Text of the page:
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Arlington Heights business law attorneysOne of the best ways to legally protect your business as well as yourself as a business owner is to have a comprehensive employee handbook. Developing a list of employee policies, procedures, rules, and regulations should be at the top of your priorities if you own a business and have not already done so. An employee handbook allows your employees to know exactly what you expect of them and also helps protect you from liabilities. If you are in the process of drafting a handbook or list of company rules, experts suggest the following tips.

Avoid Adding Superfluous or Unfounded Rules

Employees are like anyone else. Understanding why a rule exists provides motivation to follow the rule. If you are going to include a certain rule in your handbook, make sure you have a good reason for doing so. Including rules with no real purpose other than for “discipline” in your handbook can break down employee morale. Rules which are not really necessary or do not have a defined purpose are rarely enforced. This can diminish your authority and credibility as an employer and business owner.

Keep It Concise and Easily Understandable

Make sure your employee handbook does not look more like an employment contract than a reference. Using overly wordy language and legalese will not encourage anyone to read your handbook. Employees need to know what is expected of them as well as what behavior is not acceptable at work in language they can understand. Handbooks, unlike other business documents, can be written in a casual, conversational tone. Referring to yourself and management as “we,” can add a friendly attitude to the handbook and help your employees feel included. Make sure your handbook also promotes the work perks and benefits employees can enjoy.


Arlington Heights business law attorneySinger Mariah Carey has recently made headlines after lawsuits were filed by both the pop diva and her former assistant. A representative for Carey says the 48-year-old singer is suing her former personal assistant for breach of contract, breach of fiduciary duty, invasion of privacy, and extortion. Carey claims that the assistant secretly filmed Carey without her knowledge and then threatened to sell the footage if Carey ever fired her. Carey alleges that when confronted about the gross invasion of privacy, her assistant attempted to blackmail her for $8 million and threatened to release further personal information about Carey. Carey is seeking $3 million in damages.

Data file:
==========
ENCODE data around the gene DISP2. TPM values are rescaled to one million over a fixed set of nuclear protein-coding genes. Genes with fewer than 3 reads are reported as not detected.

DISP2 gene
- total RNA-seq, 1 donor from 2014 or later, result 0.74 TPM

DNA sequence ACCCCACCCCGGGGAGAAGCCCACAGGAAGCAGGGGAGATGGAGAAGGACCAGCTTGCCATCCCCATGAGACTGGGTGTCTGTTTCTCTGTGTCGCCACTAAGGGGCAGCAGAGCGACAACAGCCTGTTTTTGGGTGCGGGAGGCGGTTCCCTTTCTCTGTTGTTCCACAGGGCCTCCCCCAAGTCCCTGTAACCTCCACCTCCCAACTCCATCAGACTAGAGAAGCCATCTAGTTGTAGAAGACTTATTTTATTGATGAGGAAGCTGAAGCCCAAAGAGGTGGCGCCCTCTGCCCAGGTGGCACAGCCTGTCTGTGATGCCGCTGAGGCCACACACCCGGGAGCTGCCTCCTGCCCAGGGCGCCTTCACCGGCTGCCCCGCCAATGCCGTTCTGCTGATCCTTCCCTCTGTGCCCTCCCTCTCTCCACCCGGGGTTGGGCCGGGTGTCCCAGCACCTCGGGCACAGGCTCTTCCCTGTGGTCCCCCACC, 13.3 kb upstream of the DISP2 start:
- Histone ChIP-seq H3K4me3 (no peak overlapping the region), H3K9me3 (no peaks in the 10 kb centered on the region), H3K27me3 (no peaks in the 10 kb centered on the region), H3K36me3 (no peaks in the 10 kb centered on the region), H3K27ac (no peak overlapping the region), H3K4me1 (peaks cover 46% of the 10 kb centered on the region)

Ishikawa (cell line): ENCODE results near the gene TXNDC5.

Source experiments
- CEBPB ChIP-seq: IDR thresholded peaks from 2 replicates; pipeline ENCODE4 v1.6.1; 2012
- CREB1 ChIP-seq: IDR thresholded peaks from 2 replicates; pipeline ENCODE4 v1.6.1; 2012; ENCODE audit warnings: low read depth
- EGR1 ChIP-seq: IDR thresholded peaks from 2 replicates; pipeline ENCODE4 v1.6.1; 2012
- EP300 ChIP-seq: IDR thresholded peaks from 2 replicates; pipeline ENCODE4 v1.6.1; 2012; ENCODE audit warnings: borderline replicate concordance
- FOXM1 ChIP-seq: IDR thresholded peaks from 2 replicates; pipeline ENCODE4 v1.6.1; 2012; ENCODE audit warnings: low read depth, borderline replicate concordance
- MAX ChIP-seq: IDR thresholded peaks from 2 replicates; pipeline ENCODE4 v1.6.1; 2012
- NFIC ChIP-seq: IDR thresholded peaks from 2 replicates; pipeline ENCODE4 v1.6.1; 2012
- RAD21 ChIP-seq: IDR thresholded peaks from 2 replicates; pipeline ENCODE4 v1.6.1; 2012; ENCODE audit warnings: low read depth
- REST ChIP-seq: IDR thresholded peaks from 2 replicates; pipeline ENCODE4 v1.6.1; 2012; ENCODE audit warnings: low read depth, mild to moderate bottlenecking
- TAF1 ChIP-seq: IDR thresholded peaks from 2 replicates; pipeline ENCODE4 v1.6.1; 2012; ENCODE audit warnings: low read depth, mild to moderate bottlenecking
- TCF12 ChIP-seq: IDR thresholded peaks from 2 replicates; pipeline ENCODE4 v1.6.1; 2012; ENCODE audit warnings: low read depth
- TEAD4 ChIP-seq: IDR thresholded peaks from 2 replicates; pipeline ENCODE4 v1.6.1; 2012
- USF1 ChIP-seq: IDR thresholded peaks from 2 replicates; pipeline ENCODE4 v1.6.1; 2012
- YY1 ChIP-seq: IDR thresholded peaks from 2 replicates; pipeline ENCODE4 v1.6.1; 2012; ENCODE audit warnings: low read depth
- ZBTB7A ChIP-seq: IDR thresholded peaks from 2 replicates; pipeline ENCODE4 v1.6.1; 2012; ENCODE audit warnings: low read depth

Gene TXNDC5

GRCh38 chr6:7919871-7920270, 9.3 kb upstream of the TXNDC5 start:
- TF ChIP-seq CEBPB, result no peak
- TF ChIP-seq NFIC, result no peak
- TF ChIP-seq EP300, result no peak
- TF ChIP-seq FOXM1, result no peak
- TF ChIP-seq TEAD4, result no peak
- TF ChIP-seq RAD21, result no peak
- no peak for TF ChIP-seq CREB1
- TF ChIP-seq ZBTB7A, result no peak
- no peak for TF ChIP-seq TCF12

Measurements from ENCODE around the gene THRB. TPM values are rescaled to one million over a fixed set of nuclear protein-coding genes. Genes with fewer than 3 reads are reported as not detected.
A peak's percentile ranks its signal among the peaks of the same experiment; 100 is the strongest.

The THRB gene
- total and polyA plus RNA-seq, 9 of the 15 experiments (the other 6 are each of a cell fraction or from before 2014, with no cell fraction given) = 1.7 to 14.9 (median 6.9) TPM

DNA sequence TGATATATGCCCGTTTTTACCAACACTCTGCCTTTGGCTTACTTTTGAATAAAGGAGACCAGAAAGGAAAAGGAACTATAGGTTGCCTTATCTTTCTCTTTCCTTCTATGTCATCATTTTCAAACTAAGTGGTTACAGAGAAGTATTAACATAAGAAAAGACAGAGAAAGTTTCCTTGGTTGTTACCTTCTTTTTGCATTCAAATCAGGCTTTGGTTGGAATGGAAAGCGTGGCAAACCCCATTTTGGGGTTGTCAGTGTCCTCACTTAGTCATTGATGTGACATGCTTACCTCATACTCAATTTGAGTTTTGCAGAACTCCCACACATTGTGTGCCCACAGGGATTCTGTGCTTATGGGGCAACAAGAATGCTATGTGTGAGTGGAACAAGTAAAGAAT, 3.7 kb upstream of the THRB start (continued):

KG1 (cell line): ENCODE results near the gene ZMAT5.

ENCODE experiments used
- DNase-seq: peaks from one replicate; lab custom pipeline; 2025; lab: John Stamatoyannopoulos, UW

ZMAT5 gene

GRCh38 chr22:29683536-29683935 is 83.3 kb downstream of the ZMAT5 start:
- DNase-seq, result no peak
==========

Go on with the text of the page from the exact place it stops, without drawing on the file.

Carey’s Assistant Says She Was Forced to Work in an Abusive and Offensive Environment

In response to Carey’s breach of contract and extortion lawsuit, Carey’s former assistant filed her own lawsuit. The list of claims made by the ex-employee against the singer are extensive and include: breach of covenant of good faith and fair dealing, failure to prevent discrimination and harassment, sexual harassment, racial discrimination, failure to pay earned wages upon termination, rescission of contract, breach of oral contract, intentional infliction of emotional distress, battery, wrongful termination, and retaliation. The former personal assistant claims that during her tenure as Carey’s personal assistant, she was forced to endure near constant derogatory and offensive behavior and remarks as well as physical abuse by Carey’s manager at the time. The former assistant claims that much of the hostile behavior toward her was centered around her Armenian heritage and appearance. The assistant further claims that Carey knew about her manager’s abusive and belittling behavior toward her and chose not to stop it.

Former Employee Is Seeking Financial Compensation for Lost Wages and Emotional Distress

Mariah Carey’s former assistant says the ordeal has brought her a great deal of embarrassment and emotional distress. She is seeking compensatory damages for lost wages, future earnings, and unpaid overtime. She is also seeking compensation for physical injury and severe emotional distress. In addition to these damages, the former assistant is asking for punitive damages as well as compensation for legal fees. Carey vehemently denied the claims.


Arlington Heights business law attorneyIf you were asked to name the most valuable and influential companies on earth—without looking at the title of this post—what brands would come to mind? Walmart would probably among them, as would Warren Buffet’s Berkshire Hathaway and the petroleum giant Exxon Mobile. All three of these companies are at or near the top of the Fortune 500, but according to market value rankings, four others are even more valuable.

Earlier this week, Amazon saw its stock price rise by about 3.5 percent, closing on Monday, January 7, at $1,629.51 per share. The company’s total market value is now estimated to be about $797 billion, making it the world’s most valuable brand—just edging out Microsoft’s value of $783 billion. Alphabet, the parent company of Google currently sits in third place with a $748 billion market value. Apple, which is usually in the running for the top spot, lost value last week after reports of lagging iPhone sales, bringing the company’s market value down to about $702 billion.